A live entertainment support package and an increase in funding to the Arts Council were among the measures announced for the arts and entertainment sector during Budget 2021, It is a sector that has been among the hardest hit by the Covid-19 pandemic.
A package of 50 million in support for live entertainment was announced by Minister for Public Expenditure, Michael McGrath.
The arts and music industry are not traditionally considered as an important aspect in the budget, but with COVID-19 disallowing all festivals, live concerts, club nights and theatres, it is one of the most damaged industries over the last few months.
Minister Catherine Martin said this package is designed to help performers keep performing and to “de-risk” the cost of running events such as concerts and live shows. There will also be compensation funds for schools and colleges, musical, theatre and dance societies, while the Music Stimulus Fund for song-writing and recording will continue into next year. This will benefit sound engineers, producers and studios.
The Arts Council of Ireland said this money will “support artists and art organisations” throughout the pandemic and ensure people can continue to engage with the arts next year.
However, the Pandemic Unemployment Payment (PUP) has not been reinstated to €350. This will continue until April 2021, with the highest rate of €300 per week. This may come as bad news to those self-employed and who had relied on the ecosystem of live music and performances.
An extra fifty million has been allocated to support the live commercial entertainment sector under the banner ‘’ Live Performance Support Scheme’’. The Music Stimulus package, which opened with €1 million in funds for professional musicians and their teams to help fund songwriting camps, recording and album releases is expanded. This will benefit producers, studios and sound engineers.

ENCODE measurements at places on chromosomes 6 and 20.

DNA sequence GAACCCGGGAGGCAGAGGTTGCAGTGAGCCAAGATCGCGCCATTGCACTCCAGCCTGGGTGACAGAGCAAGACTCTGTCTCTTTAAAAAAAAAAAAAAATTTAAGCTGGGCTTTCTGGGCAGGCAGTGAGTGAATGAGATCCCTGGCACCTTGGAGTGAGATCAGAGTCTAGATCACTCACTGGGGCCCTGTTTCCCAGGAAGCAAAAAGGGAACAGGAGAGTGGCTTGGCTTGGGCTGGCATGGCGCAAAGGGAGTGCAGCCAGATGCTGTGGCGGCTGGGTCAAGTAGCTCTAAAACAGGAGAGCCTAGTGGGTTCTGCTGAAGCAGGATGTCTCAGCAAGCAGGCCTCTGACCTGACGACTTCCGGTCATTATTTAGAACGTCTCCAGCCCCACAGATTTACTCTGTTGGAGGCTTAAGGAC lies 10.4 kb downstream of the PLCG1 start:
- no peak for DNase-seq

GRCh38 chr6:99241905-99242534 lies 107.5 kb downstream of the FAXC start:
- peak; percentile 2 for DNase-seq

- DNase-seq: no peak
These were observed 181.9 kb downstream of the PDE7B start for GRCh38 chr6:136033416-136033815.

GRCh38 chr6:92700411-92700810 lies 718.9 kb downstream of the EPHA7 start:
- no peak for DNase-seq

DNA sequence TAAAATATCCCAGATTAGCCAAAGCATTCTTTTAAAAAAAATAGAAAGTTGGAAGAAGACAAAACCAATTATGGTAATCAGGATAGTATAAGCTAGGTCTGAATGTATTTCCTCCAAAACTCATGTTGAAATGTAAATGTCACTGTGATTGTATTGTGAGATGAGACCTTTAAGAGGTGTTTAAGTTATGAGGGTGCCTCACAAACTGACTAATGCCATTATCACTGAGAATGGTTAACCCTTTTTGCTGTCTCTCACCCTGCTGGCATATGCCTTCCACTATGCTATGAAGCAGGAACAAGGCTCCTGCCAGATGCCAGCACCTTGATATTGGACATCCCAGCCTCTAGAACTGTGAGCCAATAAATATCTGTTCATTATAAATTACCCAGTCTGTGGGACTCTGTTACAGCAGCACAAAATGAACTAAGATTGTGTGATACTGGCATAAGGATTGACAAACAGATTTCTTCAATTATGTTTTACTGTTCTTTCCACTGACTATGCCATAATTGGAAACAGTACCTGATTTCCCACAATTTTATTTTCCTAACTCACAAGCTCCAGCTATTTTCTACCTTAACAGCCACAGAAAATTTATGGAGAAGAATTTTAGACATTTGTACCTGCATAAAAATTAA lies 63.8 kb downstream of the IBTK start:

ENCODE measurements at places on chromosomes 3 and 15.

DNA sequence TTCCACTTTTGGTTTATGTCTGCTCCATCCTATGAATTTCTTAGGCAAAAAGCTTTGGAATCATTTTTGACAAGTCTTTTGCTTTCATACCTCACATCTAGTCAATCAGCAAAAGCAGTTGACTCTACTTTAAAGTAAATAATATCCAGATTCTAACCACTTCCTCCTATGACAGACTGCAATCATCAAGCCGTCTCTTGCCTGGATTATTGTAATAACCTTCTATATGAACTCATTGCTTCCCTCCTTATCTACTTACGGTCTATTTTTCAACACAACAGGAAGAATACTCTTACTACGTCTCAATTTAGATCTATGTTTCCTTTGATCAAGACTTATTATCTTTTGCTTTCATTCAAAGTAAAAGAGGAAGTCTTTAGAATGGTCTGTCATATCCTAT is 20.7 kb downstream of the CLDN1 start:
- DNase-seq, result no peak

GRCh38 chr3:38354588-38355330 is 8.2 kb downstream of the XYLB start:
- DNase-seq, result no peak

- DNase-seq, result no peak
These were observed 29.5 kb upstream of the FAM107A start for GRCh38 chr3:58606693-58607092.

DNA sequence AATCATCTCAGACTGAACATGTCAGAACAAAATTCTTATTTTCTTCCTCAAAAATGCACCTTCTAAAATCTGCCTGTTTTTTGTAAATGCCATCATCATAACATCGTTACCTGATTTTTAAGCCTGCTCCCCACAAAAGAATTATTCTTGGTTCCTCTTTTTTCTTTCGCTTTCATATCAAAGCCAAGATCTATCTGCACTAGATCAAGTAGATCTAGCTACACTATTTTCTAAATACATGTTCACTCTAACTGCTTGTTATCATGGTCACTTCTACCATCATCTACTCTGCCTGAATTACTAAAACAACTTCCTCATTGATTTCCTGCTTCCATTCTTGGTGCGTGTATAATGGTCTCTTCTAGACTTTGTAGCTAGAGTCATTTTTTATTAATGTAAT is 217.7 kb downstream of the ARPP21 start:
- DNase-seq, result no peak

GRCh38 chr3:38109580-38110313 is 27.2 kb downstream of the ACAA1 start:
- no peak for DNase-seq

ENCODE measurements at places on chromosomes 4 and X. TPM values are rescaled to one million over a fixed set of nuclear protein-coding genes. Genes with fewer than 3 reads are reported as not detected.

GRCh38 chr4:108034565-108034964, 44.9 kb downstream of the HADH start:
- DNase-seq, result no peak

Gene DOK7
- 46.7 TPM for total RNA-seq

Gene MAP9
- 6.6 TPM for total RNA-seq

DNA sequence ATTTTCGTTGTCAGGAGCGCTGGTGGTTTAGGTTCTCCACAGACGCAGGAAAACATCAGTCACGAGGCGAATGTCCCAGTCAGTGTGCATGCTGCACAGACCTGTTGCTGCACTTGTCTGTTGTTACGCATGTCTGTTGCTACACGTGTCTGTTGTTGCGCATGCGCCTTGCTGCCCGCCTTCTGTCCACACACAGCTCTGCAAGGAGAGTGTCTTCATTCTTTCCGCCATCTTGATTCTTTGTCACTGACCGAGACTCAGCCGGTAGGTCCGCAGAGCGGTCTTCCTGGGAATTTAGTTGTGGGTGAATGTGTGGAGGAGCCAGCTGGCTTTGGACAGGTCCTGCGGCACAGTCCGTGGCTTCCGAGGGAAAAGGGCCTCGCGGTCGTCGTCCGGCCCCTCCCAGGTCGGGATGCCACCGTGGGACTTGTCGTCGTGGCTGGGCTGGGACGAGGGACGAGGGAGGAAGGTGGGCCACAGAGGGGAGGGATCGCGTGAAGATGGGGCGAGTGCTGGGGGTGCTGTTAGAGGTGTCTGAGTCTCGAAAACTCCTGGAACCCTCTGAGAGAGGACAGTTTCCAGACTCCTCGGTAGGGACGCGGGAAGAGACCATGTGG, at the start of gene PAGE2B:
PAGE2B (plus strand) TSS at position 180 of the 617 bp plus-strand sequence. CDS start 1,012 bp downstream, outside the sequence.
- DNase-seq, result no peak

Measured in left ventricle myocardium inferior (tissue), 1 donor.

Freelancers and self-employed people find themselves standing on shaky grounds. They will be able to claim €300 a week and earn up to €480 a month on top of that. However, that only adds up to €1,680, which is far below what people are making pre-pandemic. Sole- traders also find themselves in a difficult place between claiming the payment and applying for grants.
The National Campaign for the Arts (NCFA) welcomed these packages but did criticize the government for not fully including all members of the industry.
“While NCFA welcome the PUP income disregard which will allow artists and arts workers to 120 per week without losing the payment, we are disappointed to see that the reduced tiered payment is still in place. We are hugely concerned about what will happen in April 2021 when the PUP is phased out”, said the NCFA.
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